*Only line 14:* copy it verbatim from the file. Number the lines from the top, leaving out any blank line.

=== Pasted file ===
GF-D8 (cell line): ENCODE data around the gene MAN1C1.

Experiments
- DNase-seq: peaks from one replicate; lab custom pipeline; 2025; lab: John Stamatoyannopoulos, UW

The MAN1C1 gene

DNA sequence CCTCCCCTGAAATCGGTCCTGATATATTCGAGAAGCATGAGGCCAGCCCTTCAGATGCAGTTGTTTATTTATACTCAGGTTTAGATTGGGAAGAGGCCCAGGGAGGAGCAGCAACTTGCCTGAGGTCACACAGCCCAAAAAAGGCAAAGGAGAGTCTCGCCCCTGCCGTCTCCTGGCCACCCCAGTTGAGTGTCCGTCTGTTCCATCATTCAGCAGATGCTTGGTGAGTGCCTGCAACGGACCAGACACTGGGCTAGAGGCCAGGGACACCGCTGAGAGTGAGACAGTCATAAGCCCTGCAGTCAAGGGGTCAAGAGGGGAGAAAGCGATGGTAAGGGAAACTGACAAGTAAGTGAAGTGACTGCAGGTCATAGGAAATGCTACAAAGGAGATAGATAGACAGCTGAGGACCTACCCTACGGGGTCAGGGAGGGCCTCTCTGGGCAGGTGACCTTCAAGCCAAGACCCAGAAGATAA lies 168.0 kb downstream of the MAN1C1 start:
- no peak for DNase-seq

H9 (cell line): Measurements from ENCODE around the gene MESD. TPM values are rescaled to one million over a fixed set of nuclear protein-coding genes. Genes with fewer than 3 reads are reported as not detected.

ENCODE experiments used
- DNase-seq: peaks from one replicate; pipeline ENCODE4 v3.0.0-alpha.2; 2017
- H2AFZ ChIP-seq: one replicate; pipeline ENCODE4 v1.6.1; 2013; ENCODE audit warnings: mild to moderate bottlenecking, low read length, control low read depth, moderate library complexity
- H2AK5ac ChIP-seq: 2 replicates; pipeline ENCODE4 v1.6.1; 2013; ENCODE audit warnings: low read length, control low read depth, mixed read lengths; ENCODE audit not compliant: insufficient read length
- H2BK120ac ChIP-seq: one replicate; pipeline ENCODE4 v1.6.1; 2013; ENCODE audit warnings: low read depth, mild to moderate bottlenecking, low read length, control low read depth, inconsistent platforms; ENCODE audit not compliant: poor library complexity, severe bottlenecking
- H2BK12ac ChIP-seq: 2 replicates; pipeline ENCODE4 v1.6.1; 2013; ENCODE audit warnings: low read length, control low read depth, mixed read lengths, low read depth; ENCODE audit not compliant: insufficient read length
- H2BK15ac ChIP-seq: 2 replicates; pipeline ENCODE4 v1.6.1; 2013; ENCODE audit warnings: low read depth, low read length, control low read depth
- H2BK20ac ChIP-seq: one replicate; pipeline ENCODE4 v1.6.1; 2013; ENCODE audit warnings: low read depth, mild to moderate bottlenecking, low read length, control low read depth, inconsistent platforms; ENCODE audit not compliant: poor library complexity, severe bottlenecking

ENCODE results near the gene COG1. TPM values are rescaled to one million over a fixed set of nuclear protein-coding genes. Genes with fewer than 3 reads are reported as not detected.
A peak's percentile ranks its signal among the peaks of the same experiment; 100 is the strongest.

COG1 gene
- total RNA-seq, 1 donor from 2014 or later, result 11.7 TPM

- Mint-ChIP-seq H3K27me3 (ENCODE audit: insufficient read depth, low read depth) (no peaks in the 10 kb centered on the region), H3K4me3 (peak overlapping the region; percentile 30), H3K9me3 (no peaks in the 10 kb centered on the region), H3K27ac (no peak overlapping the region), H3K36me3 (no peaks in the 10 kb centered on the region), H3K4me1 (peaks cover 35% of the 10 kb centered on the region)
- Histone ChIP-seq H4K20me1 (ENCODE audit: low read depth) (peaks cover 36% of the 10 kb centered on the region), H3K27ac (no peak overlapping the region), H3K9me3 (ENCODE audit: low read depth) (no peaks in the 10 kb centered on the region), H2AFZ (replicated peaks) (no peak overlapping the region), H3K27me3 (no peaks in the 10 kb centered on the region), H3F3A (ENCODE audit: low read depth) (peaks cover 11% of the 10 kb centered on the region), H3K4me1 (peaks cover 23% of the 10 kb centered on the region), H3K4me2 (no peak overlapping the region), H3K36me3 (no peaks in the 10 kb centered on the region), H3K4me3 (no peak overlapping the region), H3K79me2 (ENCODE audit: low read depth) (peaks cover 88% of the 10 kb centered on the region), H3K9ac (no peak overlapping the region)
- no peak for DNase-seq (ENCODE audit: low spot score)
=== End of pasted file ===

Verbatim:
- H2BK15ac ChIP-seq: 2 replicates; pipeline ENCODE4 v1.6.1; 2013; ENCODE audit warnings: low read depth, low read length, control low read depth